by Brian Hudgins
Illustration by Hylton Warburton


As COVID-19 cases increased throughout the U.S. during the spring and summer, many University of Alabama alumni and students sensed a need to take on new missions.

Health care workers witnessed changes in their respective duties—both in primary care and health care research. Educators, eager students and others searched for ways to lighten the load. The UA community shared meals, masks and other much-needed resources. These are the stories of several UA alumni and students who embraced the call to assist in their communities during the COVID-19 pandemic.

Ethan Suttle, ’12

Ethan Suttle’s New York introduction took him from Brooklyn to Long Island before he ever set foot in the city.

Suttle, a 2012 Capstone grad with a bachelor’s degree in nursing, signed up to provide assistance to NYC hospitals during the COVID-19 pandemic. “My first contract was in Brooklyn, but right as I was leaving, cases started to stabilize there,” Suttle said.

Suttle was re-routed to Long Island and a 200-bed facility, Long Island Community Hospital. It marked the first time Suttle would be tackling a travel assignment. He had one day of general hospital orientation and a second day “on the floor,” which entailed orientation with a nurse who is experienced at the facility. Much of the learning process centered on figuring out computer system capabilities and the proper communication lines compared to Suttle’s home facility, Gadsden Regional Medical Center in Gadsden, Alabama.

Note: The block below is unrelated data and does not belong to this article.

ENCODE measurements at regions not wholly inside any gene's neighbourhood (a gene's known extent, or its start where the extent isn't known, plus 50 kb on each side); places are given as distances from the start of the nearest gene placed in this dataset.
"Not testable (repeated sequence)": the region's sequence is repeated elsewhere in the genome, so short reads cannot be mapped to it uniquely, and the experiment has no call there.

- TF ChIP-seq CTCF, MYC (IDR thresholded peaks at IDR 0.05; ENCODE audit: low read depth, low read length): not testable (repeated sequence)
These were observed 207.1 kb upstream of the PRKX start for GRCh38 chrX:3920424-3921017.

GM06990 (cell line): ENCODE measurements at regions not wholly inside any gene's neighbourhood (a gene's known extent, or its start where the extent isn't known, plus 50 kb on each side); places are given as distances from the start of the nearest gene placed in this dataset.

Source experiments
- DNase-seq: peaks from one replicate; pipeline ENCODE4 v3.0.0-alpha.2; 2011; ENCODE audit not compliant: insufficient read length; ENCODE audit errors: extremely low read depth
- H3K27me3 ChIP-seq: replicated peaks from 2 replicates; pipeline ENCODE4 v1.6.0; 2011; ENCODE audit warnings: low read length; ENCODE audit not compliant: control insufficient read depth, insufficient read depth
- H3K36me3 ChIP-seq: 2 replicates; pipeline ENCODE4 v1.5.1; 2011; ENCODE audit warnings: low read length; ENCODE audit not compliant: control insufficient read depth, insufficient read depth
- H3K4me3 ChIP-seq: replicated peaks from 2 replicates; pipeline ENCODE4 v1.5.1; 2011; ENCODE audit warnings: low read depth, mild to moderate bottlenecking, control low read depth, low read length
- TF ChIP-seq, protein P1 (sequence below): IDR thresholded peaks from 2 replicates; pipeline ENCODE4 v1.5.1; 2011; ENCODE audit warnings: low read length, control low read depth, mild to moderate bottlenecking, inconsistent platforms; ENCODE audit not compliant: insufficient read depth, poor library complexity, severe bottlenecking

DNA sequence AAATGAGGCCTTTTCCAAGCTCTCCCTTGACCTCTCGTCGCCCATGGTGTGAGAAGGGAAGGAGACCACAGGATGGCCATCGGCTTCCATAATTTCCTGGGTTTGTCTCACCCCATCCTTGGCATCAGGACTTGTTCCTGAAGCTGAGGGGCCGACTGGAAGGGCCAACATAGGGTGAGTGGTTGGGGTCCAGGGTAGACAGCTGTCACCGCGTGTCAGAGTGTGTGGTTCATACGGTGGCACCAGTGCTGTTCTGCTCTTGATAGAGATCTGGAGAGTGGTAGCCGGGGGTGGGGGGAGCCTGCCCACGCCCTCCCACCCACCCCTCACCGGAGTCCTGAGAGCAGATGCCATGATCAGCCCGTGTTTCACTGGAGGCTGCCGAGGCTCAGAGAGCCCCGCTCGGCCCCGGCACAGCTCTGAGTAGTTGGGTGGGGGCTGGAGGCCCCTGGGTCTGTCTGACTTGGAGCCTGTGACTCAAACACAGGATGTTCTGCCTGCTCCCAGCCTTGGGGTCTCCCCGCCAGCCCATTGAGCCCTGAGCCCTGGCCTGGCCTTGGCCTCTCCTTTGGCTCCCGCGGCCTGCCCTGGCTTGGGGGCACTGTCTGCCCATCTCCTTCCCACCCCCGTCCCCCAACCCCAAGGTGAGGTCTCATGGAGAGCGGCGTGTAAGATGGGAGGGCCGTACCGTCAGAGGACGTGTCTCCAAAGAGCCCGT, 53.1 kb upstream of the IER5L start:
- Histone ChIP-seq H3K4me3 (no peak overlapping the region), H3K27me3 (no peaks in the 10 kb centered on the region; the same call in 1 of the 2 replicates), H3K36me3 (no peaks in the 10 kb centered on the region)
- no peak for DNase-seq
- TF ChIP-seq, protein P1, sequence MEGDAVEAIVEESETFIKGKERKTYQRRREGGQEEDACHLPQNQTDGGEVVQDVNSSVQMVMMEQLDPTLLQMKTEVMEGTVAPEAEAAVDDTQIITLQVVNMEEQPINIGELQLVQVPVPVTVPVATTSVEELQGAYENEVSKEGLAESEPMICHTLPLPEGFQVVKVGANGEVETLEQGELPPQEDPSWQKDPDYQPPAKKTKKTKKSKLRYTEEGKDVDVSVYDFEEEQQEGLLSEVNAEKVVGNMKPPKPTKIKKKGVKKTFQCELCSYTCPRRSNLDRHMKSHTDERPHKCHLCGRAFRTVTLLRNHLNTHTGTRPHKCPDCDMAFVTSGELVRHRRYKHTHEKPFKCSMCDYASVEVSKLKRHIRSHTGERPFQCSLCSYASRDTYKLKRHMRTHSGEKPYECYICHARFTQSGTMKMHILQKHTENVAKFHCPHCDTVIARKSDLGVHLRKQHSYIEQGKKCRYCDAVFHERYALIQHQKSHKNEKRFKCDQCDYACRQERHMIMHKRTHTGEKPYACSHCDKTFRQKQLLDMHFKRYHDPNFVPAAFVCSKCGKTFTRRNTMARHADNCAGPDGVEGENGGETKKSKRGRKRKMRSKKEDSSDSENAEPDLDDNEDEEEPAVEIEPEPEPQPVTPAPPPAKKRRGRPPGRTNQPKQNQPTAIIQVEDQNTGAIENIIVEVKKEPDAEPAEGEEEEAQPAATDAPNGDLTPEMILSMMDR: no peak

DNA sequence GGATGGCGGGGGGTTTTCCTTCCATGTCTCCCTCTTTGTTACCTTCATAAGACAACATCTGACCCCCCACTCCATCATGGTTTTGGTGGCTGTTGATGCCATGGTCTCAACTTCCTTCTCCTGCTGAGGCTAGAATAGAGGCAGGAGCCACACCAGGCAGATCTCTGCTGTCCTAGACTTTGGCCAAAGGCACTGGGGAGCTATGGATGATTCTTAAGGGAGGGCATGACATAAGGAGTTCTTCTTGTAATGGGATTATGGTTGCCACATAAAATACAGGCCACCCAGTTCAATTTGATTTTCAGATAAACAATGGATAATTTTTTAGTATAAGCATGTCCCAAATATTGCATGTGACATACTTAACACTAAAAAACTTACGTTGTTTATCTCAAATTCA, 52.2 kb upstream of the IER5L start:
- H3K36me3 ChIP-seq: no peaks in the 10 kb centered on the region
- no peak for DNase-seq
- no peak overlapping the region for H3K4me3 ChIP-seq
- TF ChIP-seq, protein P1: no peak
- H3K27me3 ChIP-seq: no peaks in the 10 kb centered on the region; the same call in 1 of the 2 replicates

“There are nuances anywhere you go,” Suttle said. “It is like a little city. You have a pharmacy, respiratory therapy and the physician on call. You are always learning from the people around you.”

The University of Alabama gave Suttle a solid knowledge base to call upon when he needed to make decisions in New York regarding patient care. “The education I got at Alabama has been invaluable,” Suttle said. “There is a heavy focus on understanding the pathology of diseases—an emphasis on why you are doing something and not just doing it. That problem-solving skill helps a lot.”

That was especially invaluable in the challenging circumstances connected to COVID-19. “Critically ill patients present as a patient with pneumonia,” Suttle said. “The disease course can vary and not follow a typical path like a viral pneumonia.”

Suttle also learned the Long Island area had a suburban feel, similar to some areas of Alabama that have a fair amount of longtime established residents. Even though the beaches were relatively deserted, Suttle saw enough to appreciate the scenery during several weeks. “I was seeing it all from afar,” he said.


Jason Farley, ’98

When the COVID-19 pandemic started to impact the U.S., Dr. Jason Farley called upon his nursing skills gained at the Capstone. “Nursing is a nimble program of study,” Farley said.

Both an educator and researcher at the Johns Hopkins School of Nursing, Farley’s primary expertise centers on combating HIV and other sexually transmitted infections. COVID-19 brought a sudden switch. “There has been a massive shift,” he said. “Some research projects have been delayed or put on hold. We were planning to roll out a large study in South Africa on TB/HIV this August, which has been delayed six months if not longer.”